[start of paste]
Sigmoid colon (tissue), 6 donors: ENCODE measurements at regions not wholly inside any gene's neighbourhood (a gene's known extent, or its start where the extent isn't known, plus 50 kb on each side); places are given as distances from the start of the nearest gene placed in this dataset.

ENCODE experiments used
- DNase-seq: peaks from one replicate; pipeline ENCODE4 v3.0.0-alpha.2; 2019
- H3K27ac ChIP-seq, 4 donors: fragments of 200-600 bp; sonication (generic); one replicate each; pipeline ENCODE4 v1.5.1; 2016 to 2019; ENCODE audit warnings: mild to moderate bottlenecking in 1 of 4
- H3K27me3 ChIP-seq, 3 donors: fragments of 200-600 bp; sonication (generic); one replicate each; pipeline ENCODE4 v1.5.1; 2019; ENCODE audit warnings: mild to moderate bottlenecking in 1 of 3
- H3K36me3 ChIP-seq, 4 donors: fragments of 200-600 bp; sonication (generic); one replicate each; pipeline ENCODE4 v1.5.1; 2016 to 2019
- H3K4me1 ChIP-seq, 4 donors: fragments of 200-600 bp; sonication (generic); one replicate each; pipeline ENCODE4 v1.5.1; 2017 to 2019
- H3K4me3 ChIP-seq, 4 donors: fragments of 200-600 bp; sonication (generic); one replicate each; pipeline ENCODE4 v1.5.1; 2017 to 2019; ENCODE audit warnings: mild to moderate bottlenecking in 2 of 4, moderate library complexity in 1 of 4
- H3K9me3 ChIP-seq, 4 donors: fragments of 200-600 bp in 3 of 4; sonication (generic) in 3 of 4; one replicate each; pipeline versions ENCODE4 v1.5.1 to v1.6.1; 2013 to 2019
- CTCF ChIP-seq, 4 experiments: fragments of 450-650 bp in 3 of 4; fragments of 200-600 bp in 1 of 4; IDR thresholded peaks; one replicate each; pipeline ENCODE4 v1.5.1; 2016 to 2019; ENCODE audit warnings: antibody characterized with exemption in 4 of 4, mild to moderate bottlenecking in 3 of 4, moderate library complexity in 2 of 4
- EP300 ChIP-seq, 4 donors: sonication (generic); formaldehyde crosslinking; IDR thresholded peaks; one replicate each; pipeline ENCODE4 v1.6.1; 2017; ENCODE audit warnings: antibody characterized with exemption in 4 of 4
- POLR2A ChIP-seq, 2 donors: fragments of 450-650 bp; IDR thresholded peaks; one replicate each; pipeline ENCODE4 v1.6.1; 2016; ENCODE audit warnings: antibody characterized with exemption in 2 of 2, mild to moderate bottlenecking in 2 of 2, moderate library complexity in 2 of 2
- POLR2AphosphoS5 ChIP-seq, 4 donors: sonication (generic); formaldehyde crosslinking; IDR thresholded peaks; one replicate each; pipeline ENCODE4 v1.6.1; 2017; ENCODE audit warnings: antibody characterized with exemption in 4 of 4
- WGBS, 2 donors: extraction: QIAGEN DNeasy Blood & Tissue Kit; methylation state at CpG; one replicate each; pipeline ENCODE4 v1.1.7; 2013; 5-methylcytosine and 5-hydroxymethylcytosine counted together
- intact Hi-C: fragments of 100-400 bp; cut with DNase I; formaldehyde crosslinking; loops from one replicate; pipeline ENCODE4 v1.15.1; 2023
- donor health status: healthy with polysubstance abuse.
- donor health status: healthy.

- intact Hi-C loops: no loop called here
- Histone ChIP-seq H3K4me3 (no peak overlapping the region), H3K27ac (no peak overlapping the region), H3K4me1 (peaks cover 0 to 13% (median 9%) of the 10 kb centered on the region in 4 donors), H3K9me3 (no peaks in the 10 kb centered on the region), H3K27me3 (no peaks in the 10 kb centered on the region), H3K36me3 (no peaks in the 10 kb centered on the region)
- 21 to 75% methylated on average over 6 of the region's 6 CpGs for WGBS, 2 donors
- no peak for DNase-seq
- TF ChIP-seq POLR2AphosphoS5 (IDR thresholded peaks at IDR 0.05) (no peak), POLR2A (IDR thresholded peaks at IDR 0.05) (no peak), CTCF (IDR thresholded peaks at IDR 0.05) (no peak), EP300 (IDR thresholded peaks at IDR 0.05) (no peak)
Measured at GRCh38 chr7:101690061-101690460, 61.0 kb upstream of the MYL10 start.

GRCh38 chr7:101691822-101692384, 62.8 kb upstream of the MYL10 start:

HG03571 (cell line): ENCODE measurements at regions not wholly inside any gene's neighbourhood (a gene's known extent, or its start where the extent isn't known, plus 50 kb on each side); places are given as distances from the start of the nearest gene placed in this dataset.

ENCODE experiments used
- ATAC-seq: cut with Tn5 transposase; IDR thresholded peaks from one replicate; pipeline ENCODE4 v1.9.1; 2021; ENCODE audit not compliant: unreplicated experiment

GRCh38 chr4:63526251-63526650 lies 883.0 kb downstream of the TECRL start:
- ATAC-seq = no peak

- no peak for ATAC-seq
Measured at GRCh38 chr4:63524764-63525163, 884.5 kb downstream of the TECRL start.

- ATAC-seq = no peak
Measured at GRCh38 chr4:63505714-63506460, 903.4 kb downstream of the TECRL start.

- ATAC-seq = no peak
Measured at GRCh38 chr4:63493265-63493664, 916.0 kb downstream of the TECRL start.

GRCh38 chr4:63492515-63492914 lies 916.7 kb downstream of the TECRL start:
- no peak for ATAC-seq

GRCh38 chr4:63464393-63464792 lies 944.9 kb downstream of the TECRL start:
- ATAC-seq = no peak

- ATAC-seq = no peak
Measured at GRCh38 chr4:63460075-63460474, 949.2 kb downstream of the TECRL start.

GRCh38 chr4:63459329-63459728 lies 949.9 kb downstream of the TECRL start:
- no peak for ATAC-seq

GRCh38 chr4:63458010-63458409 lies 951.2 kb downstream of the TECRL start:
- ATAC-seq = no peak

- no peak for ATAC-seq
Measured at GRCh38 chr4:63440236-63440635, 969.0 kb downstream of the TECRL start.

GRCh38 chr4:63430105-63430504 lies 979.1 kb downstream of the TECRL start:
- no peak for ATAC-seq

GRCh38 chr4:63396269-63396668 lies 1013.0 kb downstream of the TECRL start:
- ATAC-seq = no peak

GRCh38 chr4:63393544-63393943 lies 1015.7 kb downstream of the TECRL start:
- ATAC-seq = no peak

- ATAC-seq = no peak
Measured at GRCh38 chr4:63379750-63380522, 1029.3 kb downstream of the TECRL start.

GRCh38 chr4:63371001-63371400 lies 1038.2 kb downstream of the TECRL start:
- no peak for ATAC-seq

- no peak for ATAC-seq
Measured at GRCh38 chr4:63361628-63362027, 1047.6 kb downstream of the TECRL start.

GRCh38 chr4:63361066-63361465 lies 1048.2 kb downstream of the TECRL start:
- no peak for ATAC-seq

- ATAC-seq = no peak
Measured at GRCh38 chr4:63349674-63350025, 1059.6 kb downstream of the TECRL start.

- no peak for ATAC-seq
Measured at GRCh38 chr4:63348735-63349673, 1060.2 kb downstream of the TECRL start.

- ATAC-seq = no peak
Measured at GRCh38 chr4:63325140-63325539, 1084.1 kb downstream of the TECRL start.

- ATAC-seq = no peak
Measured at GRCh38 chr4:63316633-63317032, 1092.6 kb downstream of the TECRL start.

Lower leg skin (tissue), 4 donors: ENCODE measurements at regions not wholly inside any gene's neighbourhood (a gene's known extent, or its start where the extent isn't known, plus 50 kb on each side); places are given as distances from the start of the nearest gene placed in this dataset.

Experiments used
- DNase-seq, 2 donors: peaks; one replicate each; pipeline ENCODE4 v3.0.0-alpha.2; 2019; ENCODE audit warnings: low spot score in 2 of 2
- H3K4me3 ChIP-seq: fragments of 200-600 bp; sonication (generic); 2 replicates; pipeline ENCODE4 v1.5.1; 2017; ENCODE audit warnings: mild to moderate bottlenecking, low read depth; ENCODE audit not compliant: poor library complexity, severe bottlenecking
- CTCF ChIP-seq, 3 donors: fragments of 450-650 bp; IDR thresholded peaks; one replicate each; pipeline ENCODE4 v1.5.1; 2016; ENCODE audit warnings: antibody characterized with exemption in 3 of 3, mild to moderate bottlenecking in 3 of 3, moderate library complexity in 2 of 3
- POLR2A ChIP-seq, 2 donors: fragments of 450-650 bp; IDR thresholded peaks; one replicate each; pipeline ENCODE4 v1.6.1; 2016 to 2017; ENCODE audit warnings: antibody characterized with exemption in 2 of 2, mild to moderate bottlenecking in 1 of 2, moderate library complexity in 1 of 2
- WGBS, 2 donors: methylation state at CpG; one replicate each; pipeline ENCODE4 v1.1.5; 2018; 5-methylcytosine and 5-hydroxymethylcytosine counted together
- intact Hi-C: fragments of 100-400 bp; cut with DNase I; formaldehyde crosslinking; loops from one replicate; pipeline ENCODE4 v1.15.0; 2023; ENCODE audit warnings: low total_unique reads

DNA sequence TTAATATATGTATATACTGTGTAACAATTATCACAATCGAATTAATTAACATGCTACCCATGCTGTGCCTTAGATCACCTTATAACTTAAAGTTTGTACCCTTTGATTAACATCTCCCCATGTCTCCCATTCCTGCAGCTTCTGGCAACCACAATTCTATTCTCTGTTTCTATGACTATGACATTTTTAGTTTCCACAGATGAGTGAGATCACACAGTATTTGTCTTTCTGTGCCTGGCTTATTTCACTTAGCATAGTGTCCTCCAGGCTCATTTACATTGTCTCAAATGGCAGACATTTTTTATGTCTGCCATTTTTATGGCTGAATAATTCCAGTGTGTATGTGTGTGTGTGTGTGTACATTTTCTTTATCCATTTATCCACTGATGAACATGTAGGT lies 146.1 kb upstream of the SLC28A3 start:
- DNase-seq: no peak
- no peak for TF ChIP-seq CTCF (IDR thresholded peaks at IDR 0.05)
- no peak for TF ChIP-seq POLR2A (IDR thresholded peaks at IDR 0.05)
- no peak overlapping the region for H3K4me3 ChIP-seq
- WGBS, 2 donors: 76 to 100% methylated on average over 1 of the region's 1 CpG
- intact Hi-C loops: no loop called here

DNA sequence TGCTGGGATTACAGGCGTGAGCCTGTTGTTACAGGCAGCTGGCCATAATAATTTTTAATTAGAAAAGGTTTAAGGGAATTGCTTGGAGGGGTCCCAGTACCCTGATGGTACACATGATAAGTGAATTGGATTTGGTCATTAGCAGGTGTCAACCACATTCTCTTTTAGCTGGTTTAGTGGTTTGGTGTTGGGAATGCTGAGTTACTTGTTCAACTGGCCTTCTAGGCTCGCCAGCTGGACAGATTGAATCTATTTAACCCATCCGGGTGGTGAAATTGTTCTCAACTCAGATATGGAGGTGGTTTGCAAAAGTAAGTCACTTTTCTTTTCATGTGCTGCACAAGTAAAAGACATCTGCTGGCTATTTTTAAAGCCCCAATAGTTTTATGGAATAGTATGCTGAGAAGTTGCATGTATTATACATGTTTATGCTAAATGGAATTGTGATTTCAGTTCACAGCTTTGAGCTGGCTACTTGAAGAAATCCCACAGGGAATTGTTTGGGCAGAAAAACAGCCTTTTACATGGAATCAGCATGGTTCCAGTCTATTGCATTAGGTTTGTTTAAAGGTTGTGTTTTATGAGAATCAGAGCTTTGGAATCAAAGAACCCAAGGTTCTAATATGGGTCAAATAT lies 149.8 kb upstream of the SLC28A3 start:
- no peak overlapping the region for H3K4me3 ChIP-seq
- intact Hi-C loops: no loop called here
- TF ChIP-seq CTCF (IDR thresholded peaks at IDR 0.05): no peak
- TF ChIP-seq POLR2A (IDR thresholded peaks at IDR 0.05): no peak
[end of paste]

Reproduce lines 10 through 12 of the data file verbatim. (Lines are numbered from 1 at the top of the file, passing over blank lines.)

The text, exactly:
- CTCF ChIP-seq, 4 experiments: fragments of 450-650 bp in 3 of 4; fragments of 200-600 bp in 1 of 4; IDR thresholded peaks; one replicate each; pipeline ENCODE4 v1.5.1; 2016 to 2019; ENCODE audit warnings: antibody characterized with exemption in 4 of 4, mild to moderate bottlenecking in 3 of 4, moderate library complexity in 2 of 4
- EP300 ChIP-seq, 4 donors: sonication (generic); formaldehyde crosslinking; IDR thresholded peaks; one replicate each; pipeline ENCODE4 v1.6.1; 2017; ENCODE audit warnings: antibody characterized with exemption in 4 of 4
- POLR2A ChIP-seq, 2 donors: fragments of 450-650 bp; IDR thresholded peaks; one replicate each; pipeline ENCODE4 v1.6.1; 2016; ENCODE audit warnings: antibody characterized with exemption in 2 of 2, mild to moderate bottlenecking in 2 of 2, moderate library complexity in 2 of 2